China Presents Long-Term Prospects
GRAND RAPIDS — China is building an economy that is very different from the U.S. economy; it resembles capitalism in some ways, but in many ways it’s still a system in which the Chinese government maintains heavy-handed control. China calls its economic strategy “socialism with Chinese characteristics.”
Change is very slow in China, but there are enormous opportunities there for American companies, according to Donald Straszheim, vice chairman of Roth Capital Partners and one of the country’s leading experts on investment in China and other emerging Asian markets. Straszheim was in Grand Rapids last week to address the Charted Financial Analysts West Michigan Society as part of a national celebration of the CFA Institute’s 60th anniversary.
Many people think China’s economy is overheated, but, according to Straszheim, it’s not overheated, it’s a little unbalanced. Overheated means too much money chasing too few goods, which results in shortages, rising prices and longer waits for goods, whereas unbalanced means there’s extreme competition, with companies producing as rapidly as they can and frantically seeking customers. Too, there are all kinds of imbalances in terms of too much investment here and not enough investment there, he said.
“What’s unbalanced is the fact that most of the important decisions are made by the government in the command and control portion of the economy,” Straszheim told the Business Journal. “These are not decisions that are market driven; these are decisions that are driven by a bunch of bureaucrats sitting around a table.”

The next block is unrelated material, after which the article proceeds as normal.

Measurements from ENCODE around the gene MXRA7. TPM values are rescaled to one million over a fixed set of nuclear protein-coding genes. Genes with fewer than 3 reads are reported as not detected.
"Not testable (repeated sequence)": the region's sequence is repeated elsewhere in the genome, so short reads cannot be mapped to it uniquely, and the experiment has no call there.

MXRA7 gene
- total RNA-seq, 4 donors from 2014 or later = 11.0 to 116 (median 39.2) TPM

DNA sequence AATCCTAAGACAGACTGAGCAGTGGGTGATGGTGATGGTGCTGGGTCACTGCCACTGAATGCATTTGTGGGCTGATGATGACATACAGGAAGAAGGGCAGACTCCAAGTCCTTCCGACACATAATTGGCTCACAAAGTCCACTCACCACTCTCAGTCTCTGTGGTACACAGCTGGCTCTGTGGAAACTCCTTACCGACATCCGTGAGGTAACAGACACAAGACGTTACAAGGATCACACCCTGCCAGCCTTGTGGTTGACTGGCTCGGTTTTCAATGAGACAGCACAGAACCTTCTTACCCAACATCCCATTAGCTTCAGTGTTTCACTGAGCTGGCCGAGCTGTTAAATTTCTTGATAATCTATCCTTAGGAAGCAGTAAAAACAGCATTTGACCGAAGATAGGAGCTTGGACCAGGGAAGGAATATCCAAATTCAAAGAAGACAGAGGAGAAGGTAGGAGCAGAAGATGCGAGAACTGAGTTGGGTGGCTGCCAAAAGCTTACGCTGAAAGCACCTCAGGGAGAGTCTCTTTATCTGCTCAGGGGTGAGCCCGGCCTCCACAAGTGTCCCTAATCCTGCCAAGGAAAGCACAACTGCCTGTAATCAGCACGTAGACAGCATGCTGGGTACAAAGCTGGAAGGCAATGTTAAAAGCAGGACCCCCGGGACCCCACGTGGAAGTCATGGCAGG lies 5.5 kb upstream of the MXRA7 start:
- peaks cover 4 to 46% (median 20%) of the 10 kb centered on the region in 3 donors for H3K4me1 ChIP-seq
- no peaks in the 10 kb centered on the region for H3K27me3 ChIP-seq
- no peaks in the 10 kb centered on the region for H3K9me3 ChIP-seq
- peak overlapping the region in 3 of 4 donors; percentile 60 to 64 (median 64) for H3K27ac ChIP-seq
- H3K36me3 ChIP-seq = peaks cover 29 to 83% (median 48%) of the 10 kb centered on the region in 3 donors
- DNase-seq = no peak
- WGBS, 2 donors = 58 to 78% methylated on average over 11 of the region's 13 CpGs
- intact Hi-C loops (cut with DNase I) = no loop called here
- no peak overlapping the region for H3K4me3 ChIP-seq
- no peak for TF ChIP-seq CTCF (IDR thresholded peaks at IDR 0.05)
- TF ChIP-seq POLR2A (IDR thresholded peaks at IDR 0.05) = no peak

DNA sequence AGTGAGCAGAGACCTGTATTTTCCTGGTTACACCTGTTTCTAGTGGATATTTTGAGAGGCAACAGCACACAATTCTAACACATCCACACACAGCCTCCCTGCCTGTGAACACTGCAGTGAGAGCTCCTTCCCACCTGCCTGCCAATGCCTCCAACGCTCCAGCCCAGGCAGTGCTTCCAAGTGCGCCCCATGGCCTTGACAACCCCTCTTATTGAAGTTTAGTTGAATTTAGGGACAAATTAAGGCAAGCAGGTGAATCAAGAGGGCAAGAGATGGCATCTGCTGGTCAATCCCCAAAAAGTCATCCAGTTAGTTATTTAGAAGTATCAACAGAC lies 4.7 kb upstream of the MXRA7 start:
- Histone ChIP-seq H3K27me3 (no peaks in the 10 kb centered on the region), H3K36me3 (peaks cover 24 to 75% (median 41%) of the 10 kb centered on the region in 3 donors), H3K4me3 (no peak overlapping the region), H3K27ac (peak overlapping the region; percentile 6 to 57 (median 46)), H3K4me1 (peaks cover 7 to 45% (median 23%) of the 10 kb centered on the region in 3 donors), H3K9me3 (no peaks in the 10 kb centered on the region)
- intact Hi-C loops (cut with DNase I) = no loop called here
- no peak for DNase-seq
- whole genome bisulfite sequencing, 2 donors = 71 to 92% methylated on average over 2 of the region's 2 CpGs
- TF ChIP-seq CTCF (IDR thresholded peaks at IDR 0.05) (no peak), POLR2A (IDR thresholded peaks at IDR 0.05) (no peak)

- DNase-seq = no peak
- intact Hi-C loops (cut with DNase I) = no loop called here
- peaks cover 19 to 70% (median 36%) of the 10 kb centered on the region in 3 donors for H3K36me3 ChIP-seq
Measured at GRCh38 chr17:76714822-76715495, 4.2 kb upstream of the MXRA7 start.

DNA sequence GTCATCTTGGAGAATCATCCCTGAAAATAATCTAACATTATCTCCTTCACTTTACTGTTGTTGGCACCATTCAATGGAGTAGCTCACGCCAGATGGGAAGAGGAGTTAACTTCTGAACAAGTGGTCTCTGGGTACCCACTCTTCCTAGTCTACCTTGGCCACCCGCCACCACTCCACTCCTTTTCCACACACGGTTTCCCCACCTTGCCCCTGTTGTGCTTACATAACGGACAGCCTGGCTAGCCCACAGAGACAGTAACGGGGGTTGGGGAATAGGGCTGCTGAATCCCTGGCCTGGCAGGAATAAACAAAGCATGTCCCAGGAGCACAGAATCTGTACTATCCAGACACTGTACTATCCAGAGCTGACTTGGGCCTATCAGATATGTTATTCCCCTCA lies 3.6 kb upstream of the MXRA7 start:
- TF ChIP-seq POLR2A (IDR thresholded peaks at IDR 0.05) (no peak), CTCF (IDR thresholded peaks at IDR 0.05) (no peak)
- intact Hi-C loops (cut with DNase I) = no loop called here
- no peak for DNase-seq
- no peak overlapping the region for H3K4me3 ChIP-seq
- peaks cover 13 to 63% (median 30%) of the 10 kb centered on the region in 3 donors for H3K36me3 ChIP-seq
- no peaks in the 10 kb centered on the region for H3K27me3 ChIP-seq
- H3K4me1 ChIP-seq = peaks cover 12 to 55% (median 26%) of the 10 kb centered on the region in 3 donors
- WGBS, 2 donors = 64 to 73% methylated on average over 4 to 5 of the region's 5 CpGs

Many industry sectors are largely closed to foreign competition. China industries that are seen as “strategically vital” by the government are protected to varying degrees against foreign competition. There are 13 industry sectors over which the government has “absolute control,” including oil and petrochemicals, armaments, coal, shipping, aviation, information technology, telecommunications, non-ferrous metals and machinery. Not surprisingly, most of the companies on the Shenzhen and Shanghai Chinese stock market are state-owned enterprises that don’t pay dividends.
As Straszheim sees it, the environmental protection/remediation sector in China is the best growth sector for American companies in the foreseeable future because it’s the most polluted country in the world. It’s a “nightmare,” he said. Of the 1.3 billion population, 700 million drink water that the World Health Organization says is undrinkable. Sixteen of the top 20 most polluted cities in the world are in China, he pointed out.
What’s most interesting is that there are no environmental and remediation companies in China at all, so there is no need for the government to protect that industry and put it under absolute control.
“So they embrace the new technology from outside; they are happy to have countries come in from all over the world to help them with the environment,” Straszheim stressed. “It’s the best long-running growth story in all of China.”